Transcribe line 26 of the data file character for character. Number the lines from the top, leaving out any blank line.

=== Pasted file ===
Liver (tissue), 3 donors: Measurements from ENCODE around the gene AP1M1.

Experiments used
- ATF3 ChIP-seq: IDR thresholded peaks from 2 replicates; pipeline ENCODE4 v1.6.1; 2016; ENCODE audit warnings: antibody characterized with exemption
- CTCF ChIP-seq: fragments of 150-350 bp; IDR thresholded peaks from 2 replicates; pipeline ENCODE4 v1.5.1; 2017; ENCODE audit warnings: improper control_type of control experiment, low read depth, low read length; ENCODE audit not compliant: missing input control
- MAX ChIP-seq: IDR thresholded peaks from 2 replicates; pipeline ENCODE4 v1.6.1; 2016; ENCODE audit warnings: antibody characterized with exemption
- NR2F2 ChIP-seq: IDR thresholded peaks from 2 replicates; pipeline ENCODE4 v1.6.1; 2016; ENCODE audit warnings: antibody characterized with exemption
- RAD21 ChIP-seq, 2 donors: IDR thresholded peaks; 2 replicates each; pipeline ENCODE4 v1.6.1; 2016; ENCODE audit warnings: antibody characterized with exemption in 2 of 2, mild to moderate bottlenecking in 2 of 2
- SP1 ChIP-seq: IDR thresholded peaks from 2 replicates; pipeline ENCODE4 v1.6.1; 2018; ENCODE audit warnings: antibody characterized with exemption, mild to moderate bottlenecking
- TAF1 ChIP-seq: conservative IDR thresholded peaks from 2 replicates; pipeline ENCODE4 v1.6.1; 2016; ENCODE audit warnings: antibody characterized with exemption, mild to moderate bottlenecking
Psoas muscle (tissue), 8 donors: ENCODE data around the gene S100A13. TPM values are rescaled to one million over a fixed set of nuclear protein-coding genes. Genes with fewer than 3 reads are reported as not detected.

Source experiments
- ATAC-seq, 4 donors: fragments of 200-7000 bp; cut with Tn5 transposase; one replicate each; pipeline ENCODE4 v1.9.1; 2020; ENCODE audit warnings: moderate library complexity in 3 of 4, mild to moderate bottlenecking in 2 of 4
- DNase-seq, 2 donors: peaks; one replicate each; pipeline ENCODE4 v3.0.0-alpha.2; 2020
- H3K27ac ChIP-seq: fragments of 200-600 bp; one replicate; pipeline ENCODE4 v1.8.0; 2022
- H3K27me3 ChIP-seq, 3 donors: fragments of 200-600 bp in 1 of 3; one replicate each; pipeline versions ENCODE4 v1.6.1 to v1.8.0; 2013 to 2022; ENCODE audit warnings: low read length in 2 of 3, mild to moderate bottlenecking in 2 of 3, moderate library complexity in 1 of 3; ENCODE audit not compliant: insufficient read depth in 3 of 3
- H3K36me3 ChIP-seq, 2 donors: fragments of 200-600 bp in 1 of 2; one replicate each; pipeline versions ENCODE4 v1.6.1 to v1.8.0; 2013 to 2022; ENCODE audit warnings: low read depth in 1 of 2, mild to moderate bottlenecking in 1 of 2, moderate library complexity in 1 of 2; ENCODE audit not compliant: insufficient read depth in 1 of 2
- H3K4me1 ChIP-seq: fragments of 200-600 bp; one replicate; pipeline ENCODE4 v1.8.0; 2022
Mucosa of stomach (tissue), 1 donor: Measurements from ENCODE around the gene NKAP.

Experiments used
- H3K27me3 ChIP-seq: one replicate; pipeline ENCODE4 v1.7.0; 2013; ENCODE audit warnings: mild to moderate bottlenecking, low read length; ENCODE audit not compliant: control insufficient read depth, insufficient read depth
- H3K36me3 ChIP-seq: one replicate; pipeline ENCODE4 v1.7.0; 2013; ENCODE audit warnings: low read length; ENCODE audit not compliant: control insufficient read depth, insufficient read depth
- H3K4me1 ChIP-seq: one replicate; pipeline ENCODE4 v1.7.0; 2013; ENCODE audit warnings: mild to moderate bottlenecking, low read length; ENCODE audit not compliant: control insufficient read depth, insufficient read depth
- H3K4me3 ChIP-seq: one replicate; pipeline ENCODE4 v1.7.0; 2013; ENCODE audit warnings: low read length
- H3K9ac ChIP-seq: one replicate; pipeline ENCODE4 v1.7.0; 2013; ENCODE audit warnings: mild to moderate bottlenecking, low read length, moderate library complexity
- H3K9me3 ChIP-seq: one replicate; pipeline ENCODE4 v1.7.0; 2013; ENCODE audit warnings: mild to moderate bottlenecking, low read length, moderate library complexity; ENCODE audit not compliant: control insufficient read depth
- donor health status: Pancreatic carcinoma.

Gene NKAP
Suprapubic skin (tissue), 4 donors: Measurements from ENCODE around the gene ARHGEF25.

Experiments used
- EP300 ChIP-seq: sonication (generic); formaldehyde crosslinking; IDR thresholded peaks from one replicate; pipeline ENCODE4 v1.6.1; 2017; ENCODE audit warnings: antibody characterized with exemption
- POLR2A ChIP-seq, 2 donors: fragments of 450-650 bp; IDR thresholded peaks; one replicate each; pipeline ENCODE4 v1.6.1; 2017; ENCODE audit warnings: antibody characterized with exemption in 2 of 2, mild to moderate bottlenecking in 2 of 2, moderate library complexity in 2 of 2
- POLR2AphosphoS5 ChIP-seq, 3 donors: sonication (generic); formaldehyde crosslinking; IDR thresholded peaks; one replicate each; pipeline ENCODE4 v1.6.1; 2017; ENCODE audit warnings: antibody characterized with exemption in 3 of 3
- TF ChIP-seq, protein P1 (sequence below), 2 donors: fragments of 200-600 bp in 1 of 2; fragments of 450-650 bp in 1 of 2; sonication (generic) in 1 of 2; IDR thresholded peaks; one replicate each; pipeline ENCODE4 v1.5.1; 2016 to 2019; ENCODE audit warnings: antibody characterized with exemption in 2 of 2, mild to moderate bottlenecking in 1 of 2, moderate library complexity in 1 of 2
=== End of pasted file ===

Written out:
- donor health status: Pancreatic carcinoma.